Koreans continue to abandon cashier’s checks

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Koreans continue to abandon cashier’s checks

The average daily use of 100,000-won ($88) cashier’s checks in Korea continued to fall last year amid increasing use of electronic payments and availability of high-denomination bills, central bank data showed Tuesday.

The average daily settlement of the most-used denomination of cashier’s checks was valued at 31 billion won in 2018, down 27.3 percent from the previous year’s 43 billion won, according to data by the Bank of Korea (BOK).

The daily use of such bank checks has been on the decline since 2007, when the average daily settlement of such cashier’s checks was valued at a record 400 billion won. The decline came as more people began to prefer credit and mobile cards because of convenience of use. The 100,000 won check has also been increasingly replaced by 50,000 won notes, the highest cash denomination in Korea, since 2009.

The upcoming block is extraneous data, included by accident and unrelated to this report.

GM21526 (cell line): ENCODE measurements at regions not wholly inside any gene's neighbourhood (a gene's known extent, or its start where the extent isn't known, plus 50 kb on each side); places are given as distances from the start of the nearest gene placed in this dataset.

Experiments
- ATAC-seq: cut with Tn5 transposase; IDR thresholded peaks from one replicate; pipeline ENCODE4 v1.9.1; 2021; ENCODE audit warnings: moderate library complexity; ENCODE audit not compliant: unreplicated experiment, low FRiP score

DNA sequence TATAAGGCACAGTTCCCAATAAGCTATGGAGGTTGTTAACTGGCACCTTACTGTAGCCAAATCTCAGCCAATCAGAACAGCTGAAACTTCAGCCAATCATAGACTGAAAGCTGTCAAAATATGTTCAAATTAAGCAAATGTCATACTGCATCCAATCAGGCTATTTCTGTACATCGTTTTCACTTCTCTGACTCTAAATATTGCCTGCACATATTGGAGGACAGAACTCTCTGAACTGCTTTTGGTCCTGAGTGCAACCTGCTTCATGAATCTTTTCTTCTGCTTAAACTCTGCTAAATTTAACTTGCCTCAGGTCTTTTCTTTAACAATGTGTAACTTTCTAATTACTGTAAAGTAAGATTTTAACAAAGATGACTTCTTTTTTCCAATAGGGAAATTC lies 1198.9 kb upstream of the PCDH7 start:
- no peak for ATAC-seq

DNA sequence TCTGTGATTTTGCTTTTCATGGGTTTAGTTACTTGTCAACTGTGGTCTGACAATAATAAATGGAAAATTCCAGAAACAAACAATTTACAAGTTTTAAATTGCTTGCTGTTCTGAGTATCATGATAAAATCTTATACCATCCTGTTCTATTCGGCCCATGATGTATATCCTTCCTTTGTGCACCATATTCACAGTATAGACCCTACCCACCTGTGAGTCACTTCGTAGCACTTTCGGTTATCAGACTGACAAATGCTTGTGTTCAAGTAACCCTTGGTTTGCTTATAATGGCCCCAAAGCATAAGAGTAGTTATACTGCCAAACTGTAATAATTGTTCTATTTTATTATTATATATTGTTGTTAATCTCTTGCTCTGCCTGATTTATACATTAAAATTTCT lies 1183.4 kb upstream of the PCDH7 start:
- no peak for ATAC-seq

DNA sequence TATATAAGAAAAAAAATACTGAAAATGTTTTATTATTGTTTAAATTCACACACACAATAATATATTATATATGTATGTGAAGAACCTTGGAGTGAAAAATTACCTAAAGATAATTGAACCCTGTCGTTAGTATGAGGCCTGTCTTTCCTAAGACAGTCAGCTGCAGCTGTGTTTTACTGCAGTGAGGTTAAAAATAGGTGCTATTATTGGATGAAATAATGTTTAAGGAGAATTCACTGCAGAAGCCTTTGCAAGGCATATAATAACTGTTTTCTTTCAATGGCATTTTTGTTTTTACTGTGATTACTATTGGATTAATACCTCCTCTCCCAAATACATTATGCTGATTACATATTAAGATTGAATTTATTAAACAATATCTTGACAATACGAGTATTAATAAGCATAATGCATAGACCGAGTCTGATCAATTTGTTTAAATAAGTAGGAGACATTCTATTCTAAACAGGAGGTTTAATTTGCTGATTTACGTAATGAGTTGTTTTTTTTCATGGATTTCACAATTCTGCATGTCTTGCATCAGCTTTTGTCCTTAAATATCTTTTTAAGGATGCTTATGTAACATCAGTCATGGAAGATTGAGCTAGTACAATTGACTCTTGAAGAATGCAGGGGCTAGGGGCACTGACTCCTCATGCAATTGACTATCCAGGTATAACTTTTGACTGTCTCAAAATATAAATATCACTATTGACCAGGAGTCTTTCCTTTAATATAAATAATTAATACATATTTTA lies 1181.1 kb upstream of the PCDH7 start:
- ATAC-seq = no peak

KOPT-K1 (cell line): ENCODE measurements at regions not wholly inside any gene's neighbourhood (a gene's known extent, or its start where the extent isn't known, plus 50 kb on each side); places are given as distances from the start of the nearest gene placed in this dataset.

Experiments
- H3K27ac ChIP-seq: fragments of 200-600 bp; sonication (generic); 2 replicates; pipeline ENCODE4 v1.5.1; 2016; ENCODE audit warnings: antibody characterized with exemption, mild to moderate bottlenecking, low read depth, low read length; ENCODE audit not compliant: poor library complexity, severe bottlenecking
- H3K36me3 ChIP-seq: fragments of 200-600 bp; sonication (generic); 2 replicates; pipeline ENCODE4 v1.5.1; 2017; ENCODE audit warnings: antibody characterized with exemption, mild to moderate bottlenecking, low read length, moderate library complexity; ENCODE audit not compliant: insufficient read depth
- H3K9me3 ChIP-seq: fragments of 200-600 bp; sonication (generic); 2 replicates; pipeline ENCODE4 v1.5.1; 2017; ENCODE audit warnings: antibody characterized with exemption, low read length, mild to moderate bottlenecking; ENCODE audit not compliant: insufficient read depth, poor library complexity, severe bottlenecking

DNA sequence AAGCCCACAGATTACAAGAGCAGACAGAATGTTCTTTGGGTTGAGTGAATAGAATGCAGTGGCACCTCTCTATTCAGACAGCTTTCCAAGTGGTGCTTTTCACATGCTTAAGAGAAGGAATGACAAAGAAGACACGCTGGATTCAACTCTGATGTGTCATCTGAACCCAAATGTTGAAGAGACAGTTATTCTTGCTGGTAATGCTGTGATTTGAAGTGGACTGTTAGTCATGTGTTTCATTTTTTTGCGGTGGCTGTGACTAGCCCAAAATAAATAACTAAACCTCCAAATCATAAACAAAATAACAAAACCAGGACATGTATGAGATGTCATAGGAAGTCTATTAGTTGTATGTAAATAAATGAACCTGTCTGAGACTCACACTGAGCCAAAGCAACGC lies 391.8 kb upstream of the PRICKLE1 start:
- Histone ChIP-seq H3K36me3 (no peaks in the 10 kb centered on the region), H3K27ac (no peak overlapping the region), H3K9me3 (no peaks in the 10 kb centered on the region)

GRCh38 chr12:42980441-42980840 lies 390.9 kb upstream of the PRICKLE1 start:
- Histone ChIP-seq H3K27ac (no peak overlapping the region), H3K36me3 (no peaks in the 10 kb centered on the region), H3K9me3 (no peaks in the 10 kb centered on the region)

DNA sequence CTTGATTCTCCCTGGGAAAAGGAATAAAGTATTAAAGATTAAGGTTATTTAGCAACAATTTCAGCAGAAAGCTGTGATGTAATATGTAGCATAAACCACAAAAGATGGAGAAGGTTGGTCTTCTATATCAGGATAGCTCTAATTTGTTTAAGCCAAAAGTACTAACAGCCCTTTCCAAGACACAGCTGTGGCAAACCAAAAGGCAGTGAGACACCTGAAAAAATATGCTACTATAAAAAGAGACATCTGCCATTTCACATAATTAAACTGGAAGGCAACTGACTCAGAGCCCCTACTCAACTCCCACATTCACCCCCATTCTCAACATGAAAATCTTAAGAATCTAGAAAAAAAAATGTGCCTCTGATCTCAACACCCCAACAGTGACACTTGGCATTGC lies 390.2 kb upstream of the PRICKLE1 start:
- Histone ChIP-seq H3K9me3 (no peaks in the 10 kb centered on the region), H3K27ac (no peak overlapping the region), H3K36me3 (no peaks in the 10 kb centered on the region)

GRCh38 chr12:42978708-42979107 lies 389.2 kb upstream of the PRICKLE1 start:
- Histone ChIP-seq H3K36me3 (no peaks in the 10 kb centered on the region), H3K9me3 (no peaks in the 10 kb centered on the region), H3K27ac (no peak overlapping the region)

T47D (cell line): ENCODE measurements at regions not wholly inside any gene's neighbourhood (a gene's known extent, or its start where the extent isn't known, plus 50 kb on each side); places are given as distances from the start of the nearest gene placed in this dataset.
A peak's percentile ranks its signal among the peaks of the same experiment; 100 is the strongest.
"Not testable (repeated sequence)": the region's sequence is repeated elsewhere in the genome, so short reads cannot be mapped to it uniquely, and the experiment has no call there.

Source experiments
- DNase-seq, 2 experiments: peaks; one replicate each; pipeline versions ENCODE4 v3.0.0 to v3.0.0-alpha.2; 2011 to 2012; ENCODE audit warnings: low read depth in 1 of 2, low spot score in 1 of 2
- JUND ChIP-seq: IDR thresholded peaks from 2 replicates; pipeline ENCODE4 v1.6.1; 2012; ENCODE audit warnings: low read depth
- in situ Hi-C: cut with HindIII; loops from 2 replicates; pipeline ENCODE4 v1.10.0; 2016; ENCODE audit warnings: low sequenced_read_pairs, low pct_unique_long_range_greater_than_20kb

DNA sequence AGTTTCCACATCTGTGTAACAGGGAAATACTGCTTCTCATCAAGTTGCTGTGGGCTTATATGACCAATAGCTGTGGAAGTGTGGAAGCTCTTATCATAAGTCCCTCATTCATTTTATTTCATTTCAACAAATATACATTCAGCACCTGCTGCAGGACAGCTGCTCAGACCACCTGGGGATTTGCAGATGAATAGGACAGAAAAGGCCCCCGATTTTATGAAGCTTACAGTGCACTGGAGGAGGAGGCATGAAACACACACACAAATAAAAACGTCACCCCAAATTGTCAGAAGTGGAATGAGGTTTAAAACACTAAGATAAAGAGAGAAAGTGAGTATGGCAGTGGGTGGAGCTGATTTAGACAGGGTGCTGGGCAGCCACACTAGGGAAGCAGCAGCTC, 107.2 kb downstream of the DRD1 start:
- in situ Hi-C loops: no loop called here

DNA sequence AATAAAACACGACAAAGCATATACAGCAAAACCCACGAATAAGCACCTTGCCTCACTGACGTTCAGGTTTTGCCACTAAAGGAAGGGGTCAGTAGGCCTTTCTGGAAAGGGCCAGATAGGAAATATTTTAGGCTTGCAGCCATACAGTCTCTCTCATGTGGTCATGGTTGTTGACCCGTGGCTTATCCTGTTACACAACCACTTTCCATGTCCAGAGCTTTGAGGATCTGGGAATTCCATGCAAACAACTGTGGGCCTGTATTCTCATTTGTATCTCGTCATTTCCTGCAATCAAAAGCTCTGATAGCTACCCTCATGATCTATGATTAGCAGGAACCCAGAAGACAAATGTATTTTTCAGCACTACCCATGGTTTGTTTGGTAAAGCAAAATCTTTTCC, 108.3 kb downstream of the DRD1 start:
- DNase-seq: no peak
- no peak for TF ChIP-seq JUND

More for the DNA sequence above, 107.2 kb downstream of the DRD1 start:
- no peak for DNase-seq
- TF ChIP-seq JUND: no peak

“Increased use of the 50,000-won bill and electronic payments will further drag down the need for 100,000 won as settlement tools,” the BOK said. “Circulation of cashier’s checks will be nearly negligible within a few years.”

Meanwhile, the central bank data showed that the number of cash dispensers (CDs) and automated teller machines (ATMs) in Korea rose slightly in 2017 despite growing demand for internet and mobile banking services.

There were 121,492 CDs and ATMs across the country as of the end of 2017, up from 120,314 tallied a year earlier.

The increase came as banks reduced their own machines as part of cost-saving efforts, but the number of white-label devices rose, due in large part to non-bank operators that seek higher fees.

The number had been on a moderate decline since 2013 when it hit an all-time high of 124,236 as an increasing number of Koreans opt for internet and mobile banking services.

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